Epps ensures that he and Sam have a smooth ride through Chicago by enlisting the Cole Train himself for help. Woo~!
While it may be a blink and you'll miss it cameo, Naruto Uzumaki appears as an office worker.
What Could Have Been: They were going to put a transforming aircraft carrier (which partially inspired the toy-only stealth battleship Depthcharge), but the scale would have been extremely awkward to animate — as in, it would have likely been able to walk on the ocean floor while keeping its torso above water.
Fan favorite Springer was scheduled to be in the movie as an Osprey twin rotor helicopter, with two toys released based on the design. The guess is he was dropped because the Osprey design would make him absolutely tower over near every other robot (at about 60 feet tall) and give Devastator a run for his money.
The very first non-movie character to get a toy was Wreckage - a Decepticon with an APC altmode based on an ILM design that eventually went unused.
Both the twins and Arcee were apparently supposed to combine into a larger robot form. The cycles' version got far enough to make it into the toyline, the Twins...not so much (though the ice cream truck did).
The studio initially requested that they try and make it so the robots don't talk at all, fearing it would come across as silly. Both the writers and Michael Bay knew that despite the requisite cries it was ruined for any changes, the fans would absolutely crucify them if the robots didn't talk.
Soundwave was to appear in the first movie, his role being an inverted Composite Character of Frenzy and Barricade. Since there would be major size changes involved (he would go from a robot to a radio to a humvee), he was split off. At first, Frenzy was to be named "Soundwave", but the writers changed it because they felt the character was too different from all the other Soundwaves. Another attempt at working him in eventually turned into Blackout and Scorponok.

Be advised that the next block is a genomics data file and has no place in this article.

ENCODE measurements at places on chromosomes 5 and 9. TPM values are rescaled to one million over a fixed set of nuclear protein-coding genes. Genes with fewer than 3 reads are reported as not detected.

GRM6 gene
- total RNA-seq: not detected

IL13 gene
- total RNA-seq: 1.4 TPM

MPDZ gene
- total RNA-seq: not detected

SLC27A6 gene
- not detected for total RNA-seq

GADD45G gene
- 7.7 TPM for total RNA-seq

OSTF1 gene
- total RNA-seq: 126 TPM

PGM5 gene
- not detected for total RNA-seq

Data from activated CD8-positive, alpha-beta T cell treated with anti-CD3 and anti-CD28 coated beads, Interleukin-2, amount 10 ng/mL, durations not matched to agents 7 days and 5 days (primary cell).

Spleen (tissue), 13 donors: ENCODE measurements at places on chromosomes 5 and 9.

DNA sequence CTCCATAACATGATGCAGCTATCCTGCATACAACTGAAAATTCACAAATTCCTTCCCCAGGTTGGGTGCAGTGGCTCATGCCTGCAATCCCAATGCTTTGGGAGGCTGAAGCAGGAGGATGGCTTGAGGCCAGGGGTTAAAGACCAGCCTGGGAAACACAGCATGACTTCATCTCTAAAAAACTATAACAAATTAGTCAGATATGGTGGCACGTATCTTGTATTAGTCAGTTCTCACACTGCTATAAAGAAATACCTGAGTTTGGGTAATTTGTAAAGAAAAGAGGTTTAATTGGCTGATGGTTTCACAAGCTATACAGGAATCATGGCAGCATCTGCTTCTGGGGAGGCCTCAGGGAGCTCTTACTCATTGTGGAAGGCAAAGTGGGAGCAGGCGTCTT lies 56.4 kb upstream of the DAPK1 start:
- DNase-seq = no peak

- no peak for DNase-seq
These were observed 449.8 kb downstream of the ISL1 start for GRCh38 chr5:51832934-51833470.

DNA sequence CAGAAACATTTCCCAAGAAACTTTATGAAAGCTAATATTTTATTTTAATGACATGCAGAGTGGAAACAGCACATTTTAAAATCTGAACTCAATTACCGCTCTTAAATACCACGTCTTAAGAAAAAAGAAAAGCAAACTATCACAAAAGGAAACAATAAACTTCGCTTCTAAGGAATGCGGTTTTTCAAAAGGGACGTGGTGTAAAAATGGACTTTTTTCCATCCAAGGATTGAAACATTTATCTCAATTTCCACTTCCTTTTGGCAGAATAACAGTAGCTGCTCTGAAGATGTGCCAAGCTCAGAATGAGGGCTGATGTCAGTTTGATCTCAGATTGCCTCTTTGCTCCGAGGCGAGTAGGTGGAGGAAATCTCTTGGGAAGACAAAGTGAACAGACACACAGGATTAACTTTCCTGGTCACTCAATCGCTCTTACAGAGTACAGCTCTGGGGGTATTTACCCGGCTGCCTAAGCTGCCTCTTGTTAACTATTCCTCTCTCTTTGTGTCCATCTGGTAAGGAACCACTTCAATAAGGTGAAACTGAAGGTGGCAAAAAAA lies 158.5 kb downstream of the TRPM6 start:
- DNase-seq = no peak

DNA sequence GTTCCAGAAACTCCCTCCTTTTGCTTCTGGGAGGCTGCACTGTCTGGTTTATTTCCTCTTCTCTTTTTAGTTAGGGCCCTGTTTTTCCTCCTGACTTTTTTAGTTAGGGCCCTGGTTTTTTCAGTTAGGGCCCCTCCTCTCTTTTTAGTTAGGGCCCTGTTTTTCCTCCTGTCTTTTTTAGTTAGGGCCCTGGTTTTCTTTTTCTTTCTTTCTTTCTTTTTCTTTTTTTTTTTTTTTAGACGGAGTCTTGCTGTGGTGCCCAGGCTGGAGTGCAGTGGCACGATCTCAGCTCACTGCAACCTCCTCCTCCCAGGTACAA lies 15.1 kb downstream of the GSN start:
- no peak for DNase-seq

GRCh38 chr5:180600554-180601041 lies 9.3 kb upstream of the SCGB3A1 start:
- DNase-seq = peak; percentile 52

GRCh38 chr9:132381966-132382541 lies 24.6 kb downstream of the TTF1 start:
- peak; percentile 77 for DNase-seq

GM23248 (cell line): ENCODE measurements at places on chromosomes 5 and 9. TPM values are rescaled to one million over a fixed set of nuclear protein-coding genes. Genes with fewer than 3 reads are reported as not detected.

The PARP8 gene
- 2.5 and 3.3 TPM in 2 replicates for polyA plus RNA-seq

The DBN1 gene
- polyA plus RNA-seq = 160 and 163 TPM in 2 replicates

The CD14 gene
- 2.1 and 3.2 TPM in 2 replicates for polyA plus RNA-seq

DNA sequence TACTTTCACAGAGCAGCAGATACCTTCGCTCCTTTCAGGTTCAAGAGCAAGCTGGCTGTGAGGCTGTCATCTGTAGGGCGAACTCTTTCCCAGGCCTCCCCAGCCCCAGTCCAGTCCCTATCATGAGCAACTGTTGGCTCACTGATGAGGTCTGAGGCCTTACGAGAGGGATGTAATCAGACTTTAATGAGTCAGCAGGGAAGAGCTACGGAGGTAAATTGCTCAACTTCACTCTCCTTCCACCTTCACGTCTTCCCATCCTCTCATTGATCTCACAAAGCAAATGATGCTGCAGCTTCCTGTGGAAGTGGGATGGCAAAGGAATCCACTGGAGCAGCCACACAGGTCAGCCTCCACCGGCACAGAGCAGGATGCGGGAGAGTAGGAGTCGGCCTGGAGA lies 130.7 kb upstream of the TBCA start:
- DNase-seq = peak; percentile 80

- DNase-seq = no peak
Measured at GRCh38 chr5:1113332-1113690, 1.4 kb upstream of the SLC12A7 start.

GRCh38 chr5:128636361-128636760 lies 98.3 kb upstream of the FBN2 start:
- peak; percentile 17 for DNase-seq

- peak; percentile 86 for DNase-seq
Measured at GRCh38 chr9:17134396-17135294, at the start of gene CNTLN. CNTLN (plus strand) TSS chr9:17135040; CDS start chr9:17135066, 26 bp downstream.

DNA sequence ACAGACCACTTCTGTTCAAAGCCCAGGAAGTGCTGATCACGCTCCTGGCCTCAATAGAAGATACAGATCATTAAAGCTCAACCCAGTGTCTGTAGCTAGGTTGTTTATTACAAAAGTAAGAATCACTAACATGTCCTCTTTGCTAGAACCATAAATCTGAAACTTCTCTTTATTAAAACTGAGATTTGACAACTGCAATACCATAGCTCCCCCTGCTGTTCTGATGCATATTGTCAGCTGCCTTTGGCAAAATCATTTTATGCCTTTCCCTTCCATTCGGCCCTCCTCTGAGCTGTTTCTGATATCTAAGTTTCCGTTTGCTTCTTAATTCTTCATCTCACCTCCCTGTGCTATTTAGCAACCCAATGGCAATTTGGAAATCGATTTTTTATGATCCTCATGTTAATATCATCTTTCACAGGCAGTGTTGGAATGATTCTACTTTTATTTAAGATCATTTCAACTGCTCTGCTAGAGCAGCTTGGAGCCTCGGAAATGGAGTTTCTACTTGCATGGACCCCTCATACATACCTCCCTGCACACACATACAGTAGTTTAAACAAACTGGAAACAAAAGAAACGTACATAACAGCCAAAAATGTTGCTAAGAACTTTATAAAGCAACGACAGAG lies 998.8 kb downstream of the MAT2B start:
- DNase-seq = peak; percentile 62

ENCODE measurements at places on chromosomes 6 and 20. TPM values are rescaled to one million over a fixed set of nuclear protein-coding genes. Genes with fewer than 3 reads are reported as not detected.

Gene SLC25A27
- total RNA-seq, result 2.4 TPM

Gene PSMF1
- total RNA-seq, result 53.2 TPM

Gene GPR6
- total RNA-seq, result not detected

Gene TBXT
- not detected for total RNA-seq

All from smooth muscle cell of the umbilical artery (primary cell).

The various adaptations of ROTF feature a different ending than the movie itself, where Megatron, having found out that The Fallen had been lying to him and manipulating him all this time, leaves his master to die and flies back to the Nemesis with Starscream to awaken his new army.
James Arnold Taylor was originally cast as the Fallen, but was later replaced by Tony Todd. He did keep the role for the video game though.
Peter Cullen reprises his role as Optimus Prime for the Michael Bay films, but he does not reprise his role as Ironhide. Frank Welker returns as the voices of Soundwave and Ravage, but his other characters (Megatron, Frenzy and Laserbeak) have new actors. He was going to portray Megatron once more, but Michael Bay decided that Welker's voice didn't match his vision for Megatron.
Amusingly, Frank Welker's brief lines for Shockwave in DOTM sound an awful lot like his G1 Megatron voice.
According to the family tree that Sam presents in the first film, the Witwicky family consists of two generations of inbreeding. This might be a case of Critical Research Failure on Sam's part though.